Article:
To determine the appropriate liquidity premium to apply to the REIT, the court examined the difference in average discounts in private placements of registered and unregistered stock–reasoning that the difference represents pure liquidity concerns since a public market is available to owners of registered stock but not to the owners of unregistered stock. After performing these calculations, the court applied a lack of control discount of 16.17% for the 1996 gifts and a discount of 17.47% for the 1997 gifts of AFLP by Mrs. Astleford to her children.
With respect to the discount for lack of marketability, the expert for Mrs. Astleford applied a discount of 15% and the IRS expert applied a discount of 21.23% for the 1996 gifts. The court, without any discussion, used the higher discount applied by the IRS expert. For the 1997 gifts, the court applied a lack of marketability discount of 22%.
In valuing the 50% Pine Bend general partner interest, the IRS‘s expert concluded that because the Pine Bend partner interest was simply an asset of AFLP, the discounts he applied at the AFLP level obviated the need to apply an additional and separate discount at the Pine Bend level. The court disagreed and held that a 30% combined discount for lack of control and lack of marketability was appropriate. In a footnote, the court mentioned that the Tax Court has rejected multiple discounts in the context of tiered entities where the lower level interest constituted a significant portion of the parent entity’s assets. However, in this case, the 50% Pine Bend interest constituted less than 16% of the net asset value of AFLP and was only one of 15 real estate investments that were held by AFLP.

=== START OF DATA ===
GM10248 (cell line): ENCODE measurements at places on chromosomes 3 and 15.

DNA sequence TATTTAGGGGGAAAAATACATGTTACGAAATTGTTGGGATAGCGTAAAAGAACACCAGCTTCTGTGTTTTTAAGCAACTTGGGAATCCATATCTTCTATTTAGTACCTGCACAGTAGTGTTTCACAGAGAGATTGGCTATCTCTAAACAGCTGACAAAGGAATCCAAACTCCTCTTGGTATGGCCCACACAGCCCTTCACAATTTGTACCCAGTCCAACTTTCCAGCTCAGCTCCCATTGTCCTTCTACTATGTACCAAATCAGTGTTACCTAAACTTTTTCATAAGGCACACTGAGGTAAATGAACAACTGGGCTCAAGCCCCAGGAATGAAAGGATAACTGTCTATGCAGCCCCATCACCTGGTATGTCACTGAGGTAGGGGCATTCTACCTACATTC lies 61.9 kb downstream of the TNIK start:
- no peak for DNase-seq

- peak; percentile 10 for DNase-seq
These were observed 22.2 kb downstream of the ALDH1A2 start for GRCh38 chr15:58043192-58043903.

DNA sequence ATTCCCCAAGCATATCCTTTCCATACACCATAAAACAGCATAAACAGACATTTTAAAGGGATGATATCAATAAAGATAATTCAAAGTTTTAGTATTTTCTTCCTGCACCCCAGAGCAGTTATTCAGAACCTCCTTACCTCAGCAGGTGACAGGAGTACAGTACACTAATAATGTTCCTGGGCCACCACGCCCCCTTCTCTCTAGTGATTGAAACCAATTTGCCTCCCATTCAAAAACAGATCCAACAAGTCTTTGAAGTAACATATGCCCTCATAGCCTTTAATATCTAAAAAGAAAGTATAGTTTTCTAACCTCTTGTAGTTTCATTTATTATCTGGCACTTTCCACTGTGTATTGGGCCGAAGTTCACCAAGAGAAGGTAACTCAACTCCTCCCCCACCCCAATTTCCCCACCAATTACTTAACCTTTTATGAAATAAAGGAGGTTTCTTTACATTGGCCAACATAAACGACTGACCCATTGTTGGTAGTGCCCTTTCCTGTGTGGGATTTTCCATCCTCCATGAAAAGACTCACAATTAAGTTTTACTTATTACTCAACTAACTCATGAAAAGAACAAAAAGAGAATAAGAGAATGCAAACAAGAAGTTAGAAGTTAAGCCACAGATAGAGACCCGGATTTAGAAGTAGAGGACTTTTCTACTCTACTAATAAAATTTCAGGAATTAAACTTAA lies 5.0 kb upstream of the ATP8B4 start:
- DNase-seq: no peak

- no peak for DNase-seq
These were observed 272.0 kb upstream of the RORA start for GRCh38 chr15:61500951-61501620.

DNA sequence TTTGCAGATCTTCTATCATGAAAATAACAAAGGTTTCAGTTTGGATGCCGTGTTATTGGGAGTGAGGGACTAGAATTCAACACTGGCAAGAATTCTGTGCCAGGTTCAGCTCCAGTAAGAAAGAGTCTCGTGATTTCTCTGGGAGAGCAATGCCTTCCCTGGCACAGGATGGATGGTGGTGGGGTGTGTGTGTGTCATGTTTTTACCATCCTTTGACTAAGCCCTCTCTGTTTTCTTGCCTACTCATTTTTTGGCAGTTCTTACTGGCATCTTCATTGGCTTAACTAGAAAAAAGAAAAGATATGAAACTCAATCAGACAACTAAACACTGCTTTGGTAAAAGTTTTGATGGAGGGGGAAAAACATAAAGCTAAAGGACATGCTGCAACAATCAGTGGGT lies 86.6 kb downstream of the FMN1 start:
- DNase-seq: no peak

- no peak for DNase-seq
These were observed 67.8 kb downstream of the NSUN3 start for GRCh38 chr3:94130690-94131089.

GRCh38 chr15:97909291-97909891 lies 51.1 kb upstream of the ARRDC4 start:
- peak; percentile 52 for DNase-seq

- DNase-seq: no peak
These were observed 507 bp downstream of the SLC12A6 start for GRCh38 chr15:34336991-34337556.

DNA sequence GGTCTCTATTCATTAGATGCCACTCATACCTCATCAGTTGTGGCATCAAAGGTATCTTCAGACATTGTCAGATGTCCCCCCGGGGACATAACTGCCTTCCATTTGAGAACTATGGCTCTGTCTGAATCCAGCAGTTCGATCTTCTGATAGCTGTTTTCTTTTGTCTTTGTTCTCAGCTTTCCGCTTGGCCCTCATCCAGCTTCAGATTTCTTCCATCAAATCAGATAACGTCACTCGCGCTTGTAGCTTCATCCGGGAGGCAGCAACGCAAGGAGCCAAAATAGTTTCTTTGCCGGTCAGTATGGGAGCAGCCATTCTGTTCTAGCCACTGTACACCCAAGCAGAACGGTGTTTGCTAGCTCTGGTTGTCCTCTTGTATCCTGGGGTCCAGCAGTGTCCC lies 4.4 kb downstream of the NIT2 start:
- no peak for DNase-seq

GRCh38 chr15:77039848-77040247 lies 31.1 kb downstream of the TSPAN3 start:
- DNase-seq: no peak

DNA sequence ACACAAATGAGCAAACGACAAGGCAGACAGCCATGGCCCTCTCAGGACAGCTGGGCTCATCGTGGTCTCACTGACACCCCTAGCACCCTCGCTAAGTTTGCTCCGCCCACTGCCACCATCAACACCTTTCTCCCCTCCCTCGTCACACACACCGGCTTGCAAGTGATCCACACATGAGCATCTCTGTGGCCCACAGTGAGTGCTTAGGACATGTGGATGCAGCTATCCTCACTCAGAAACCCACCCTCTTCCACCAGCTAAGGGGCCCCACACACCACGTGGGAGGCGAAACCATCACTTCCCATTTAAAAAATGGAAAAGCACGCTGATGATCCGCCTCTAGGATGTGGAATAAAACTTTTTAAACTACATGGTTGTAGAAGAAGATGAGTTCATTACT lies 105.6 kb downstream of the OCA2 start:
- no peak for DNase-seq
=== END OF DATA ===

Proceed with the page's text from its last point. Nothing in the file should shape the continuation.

Comments. Astleford is noteworthy for several reasons. First, this case demonstrates that the Tax Court in appropriate situations will allow substantial discounts. While the IRS has had victories in the context of Section 2036, if the taxpayer is able to satisfy the requirements of that section, substantial discounts will be available. Second, the court allowed discounts for lack of control and lack of marketability at both the subsidiary partnership level and at the parent partnership level. Third, Astleford illustrates that when large tracts of land are involved, practitioners should consider applying absorption discounts. Fourth, this case illustrates one method of determining the amount of the discount for lack of control when analyzing REIT data. While this case does not necessarily make new law, it reminds us of some concepts with which we should all be familiar.